How to Plant Onion Bulbs and Grow Another Onion

onion bulbs in the soil

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Project Overview
  • Working Time: 2 - 3 hrs
  • Estimated Cost: $8 to $14/pound

Onions are a kitchen staple and one of the easiest, most rewarding crops to grow. You get a lot of edibles from a small space, they keep well, and homegrown varieties add delicious flavor to any savory dish.

Can You Grow Another Onion From an Onion Bulb?

Planting bulbs is a popular way to start onions growing in your garden. Often referred to as sets, these are small, dried onions grown and harvested as immature bulbs, They're sold the following spring in retail outlets including garden centers, feed stores, and even groceries. They are usually available before the final frost. Bulbs take 12 to 14 weeks to grow into mature onions, but even gardeners with short seasons can grow them for green onions.

When to Plant Onion Bulbs

Plant onion bulbs in early spring as soon as the ground can be worked. Or you can plant in autumn about a month before the first frost. Plant the bulbs when you get them. If this isn't possible, store them in a cool, dry location for up to two weeks.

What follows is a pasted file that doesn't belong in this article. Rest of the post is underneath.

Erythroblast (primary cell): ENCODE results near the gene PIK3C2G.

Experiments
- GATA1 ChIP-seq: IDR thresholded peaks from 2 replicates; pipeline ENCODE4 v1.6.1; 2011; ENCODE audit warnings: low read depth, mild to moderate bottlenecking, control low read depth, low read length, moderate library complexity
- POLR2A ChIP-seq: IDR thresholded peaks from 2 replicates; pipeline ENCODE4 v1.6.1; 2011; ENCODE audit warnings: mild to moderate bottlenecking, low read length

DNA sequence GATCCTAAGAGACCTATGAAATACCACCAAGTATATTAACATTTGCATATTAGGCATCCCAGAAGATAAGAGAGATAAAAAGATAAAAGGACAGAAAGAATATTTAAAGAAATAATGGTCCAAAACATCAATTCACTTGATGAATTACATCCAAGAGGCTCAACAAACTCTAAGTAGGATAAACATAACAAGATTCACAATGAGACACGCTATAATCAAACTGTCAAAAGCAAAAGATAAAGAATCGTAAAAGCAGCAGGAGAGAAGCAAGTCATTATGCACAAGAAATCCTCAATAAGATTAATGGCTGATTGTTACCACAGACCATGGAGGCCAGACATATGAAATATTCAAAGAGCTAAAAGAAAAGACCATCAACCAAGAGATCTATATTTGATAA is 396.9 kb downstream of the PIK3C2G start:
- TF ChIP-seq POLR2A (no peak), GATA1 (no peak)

Once established, onions tolerate temperatures of 20 degrees Fahrenheit along with frost and light freezing. Hard freezes damage young plants, so protect bulbs with natural mulch, such as straw. grass clippings, or pine needles. Another way to prevent frost damage is using row covers.

Before You Begin

Start by preparing your planting bed. Onions need lots of sun and perform best in fertile soil on the sandy side with a pH of 6.0 to 7.0. If your soil is heavy with clay, consider planting in a raised bed. Otherwise, amend the soil with a well-aged compost. If you want to grow a few onions in pots, add compost to the potting mix and choose plastic pots with plenty of drainage holes.

What You'll Need

Equipment / Tools

  • Garden hoe
  • Gloves


  • Onion bulbs/sets
  • Aged compost
  • 10-10-10 Fertilizer
  • Bone meal and blood meal